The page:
NICRP | Prevent Child Abuse Nevada: Parents

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Who are the Victims?

Abusers and Grooming Tactics

Signs & Symptoms of Child Sexual Abuse

Stages of Healthy Sexual Development

Preventing Abuse Starts in the Home

Reporting Child Sexual Abuse

Preventing Abuse Starts in the Home*

As adults, it is our responsibilty to communicate to children that it is okay to talk to us or ask questions about any situations that make them feel confused or uncomfortable. We need to help children understand that no matter what, their feelings will be respected and taken seriously.

Time spent in secrecy is most highly correlated with the degree of trauma from child sexual abuse, according to survivors. Parents can build skills to help break the secrecy.

Many parents are hesitant to discuss sexual abuse with their children becuase they don't want to unnecessarily scare their children, however, those same parents never worry about scaring their children when cautioning them to be careful of cars, for example. Rather, those types of discussions are approached as important ways of teaching children about health and safety - that cars can be dangerous but there are safety rules to protect children- parents can use the same approach when discussing the subject of sexual abuse.

Ways Parents can Break the Secrecy

  • Thnk broader than behavior signs in children. Children may first ask about what is expected of them.
  • Children's efforts to tell are often embedded in dialogue, i.e. what they say or are trying to say.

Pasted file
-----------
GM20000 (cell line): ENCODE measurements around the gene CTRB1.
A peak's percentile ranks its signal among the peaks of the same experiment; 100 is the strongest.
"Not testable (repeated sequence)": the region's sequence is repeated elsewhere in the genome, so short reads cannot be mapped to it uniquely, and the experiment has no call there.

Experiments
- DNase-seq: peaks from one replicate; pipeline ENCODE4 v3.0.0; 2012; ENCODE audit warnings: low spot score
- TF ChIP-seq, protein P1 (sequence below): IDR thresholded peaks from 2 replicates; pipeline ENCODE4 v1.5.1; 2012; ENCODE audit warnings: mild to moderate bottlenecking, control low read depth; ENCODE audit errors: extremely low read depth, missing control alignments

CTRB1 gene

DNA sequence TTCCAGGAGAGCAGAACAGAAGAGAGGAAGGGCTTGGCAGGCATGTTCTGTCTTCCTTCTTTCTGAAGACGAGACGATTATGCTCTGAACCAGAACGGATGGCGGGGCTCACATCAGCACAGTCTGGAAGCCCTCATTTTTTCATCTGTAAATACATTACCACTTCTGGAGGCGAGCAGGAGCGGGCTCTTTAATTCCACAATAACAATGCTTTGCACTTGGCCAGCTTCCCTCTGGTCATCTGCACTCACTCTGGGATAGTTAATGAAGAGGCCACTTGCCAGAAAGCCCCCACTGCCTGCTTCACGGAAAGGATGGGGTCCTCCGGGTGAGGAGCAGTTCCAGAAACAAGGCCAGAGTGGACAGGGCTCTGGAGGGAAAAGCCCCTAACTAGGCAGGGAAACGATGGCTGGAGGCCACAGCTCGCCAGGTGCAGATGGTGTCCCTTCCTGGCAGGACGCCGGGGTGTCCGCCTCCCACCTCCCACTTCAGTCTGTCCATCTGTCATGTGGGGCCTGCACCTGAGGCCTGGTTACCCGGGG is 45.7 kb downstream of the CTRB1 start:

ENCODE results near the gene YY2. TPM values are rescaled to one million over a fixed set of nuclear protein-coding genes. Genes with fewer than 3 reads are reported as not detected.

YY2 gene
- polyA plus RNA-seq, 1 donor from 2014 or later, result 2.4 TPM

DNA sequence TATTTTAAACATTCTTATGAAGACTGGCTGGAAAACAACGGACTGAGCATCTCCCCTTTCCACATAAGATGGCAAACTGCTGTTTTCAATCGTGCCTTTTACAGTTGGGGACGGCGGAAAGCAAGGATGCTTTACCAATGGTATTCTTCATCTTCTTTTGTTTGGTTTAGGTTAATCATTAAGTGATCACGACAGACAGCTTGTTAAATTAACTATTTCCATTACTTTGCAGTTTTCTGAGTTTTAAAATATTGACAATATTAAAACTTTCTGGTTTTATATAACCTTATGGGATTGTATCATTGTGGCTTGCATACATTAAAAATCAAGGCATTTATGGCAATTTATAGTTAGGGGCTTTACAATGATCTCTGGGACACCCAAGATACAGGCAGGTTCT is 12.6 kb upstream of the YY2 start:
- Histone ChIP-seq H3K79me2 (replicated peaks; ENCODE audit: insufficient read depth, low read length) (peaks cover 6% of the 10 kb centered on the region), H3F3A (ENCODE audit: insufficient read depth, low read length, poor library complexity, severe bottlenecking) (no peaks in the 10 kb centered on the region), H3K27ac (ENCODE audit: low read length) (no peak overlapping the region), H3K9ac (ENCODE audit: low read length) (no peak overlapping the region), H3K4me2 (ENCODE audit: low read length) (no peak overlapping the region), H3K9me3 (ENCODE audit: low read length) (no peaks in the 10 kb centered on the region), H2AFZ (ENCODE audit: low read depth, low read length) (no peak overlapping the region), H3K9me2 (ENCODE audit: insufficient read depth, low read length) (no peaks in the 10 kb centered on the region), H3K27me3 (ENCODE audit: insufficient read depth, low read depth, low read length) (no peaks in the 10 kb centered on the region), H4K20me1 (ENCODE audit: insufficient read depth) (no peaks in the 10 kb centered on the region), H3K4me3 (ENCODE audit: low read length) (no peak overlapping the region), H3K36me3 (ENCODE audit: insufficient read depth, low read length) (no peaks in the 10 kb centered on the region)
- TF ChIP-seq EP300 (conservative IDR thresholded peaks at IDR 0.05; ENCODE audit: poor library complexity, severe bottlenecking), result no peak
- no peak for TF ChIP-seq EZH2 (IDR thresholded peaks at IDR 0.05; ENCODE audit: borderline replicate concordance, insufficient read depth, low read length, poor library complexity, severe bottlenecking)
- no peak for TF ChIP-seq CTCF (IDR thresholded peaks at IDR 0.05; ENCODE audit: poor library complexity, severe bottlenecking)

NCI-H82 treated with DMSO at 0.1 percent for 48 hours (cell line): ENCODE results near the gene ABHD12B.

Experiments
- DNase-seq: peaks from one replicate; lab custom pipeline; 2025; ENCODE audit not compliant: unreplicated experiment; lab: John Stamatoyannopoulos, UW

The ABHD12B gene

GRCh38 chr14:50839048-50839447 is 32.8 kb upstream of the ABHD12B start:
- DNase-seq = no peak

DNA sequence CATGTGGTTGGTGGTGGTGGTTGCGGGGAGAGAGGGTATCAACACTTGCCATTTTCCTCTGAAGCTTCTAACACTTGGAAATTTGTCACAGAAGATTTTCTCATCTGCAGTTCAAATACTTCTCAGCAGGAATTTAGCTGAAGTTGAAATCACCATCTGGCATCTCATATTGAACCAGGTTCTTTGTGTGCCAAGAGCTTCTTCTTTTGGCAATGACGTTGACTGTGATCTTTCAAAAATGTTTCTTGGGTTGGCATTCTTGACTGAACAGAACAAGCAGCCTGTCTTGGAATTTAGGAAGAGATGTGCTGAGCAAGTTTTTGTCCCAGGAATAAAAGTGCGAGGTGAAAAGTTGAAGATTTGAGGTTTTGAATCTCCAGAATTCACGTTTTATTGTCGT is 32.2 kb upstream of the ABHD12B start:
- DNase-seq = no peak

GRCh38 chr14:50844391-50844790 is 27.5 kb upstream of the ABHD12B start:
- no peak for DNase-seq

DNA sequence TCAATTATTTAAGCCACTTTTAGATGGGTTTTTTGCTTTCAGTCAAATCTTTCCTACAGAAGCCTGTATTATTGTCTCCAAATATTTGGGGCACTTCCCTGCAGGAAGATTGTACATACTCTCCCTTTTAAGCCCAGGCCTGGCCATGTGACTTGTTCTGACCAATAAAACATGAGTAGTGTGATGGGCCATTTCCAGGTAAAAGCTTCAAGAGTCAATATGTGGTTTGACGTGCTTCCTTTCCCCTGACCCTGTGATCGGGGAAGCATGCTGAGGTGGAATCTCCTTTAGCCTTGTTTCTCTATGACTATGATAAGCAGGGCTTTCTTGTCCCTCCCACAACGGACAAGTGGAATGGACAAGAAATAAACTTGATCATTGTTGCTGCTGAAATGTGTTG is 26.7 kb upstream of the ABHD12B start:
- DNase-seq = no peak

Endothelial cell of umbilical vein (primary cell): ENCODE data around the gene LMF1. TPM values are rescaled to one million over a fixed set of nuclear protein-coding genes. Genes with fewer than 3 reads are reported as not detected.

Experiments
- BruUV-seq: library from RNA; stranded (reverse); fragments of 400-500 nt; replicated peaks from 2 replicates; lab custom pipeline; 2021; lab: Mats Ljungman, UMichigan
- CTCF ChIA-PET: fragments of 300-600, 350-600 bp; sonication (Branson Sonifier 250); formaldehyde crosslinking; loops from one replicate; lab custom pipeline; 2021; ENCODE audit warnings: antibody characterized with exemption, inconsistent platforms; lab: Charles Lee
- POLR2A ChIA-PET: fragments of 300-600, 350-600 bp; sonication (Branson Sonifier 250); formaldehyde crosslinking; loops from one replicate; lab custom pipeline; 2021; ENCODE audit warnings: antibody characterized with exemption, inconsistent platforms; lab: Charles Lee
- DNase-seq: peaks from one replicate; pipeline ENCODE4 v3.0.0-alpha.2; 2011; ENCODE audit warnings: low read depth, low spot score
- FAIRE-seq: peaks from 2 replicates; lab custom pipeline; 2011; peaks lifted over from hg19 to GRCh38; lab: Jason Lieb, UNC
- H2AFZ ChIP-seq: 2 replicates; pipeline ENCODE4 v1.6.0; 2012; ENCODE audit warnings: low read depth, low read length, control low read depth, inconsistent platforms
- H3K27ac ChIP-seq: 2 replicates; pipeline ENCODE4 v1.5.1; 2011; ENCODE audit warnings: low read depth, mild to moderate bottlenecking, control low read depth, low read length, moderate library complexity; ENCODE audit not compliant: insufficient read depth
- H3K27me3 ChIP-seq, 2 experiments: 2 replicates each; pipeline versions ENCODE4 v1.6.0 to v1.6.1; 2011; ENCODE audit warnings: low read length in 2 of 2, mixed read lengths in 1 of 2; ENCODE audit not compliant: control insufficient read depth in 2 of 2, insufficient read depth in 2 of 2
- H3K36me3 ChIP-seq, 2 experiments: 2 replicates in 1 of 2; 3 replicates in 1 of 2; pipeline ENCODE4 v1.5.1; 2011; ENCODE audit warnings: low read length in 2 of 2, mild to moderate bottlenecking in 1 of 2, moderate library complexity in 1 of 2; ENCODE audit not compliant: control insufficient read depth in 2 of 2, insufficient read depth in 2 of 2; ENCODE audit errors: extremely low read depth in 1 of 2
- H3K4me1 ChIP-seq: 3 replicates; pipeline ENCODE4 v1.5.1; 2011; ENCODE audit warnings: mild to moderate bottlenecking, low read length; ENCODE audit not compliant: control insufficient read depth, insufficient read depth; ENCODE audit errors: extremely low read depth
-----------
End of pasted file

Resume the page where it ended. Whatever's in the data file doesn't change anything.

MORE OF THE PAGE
• Children often need an occasion or opportunity at hand in order to tell.
  • Parents can improve their sensitivity to hear what children are trying to tell and this can break the silence.

  • Abuse Prevention Tips for Parents

    1. Begin talking to your child abuse personal space and privacy by age 3.
    2. Only allow those you trust to provide genital, perianal and bathing care for your child. Encourage children's independence in personal self-care.
    3. Introduce the concepts of "OK touch" and "Not OK touch".
    4. Discourage co-bathing with siblings and adults once your child begins elementary school. Supervise bathing before this time.
    5. Teach children to respect adults' and siblings' privacy.

    Talking Points:
    (To discuss child sexual abuse with your child)

    1. All body parts have names and can be talked about respectfully. Names for "private pares" are penis, vagina, breasts, and buttocks.
    2. Grown-ups and older children have no business "playing" with a child's private body parts.
    3.Grown-ups and older children never, ever need help from children with their private body parts.
    4. It is important not to cross another child's body boundaries and touch their private parts.
    5. Surprises can be fun for kids but secrets are not okay.
    6. You are a special person and deserve to be treated with love and respect.